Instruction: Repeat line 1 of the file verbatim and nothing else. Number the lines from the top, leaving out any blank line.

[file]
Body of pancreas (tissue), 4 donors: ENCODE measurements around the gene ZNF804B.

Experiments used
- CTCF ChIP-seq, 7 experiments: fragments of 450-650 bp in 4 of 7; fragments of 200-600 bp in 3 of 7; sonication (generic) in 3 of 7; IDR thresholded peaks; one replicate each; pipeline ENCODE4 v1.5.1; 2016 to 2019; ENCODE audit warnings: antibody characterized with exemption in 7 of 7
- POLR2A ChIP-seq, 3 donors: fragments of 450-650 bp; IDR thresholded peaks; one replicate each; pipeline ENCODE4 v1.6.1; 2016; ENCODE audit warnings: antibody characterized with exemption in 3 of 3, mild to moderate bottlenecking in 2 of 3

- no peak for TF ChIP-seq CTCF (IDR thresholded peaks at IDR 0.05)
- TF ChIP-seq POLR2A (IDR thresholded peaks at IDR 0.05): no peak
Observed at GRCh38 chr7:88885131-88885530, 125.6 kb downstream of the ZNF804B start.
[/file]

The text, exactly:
Body of pancreas (tissue), 4 donors: ENCODE measurements around the gene ZNF804B.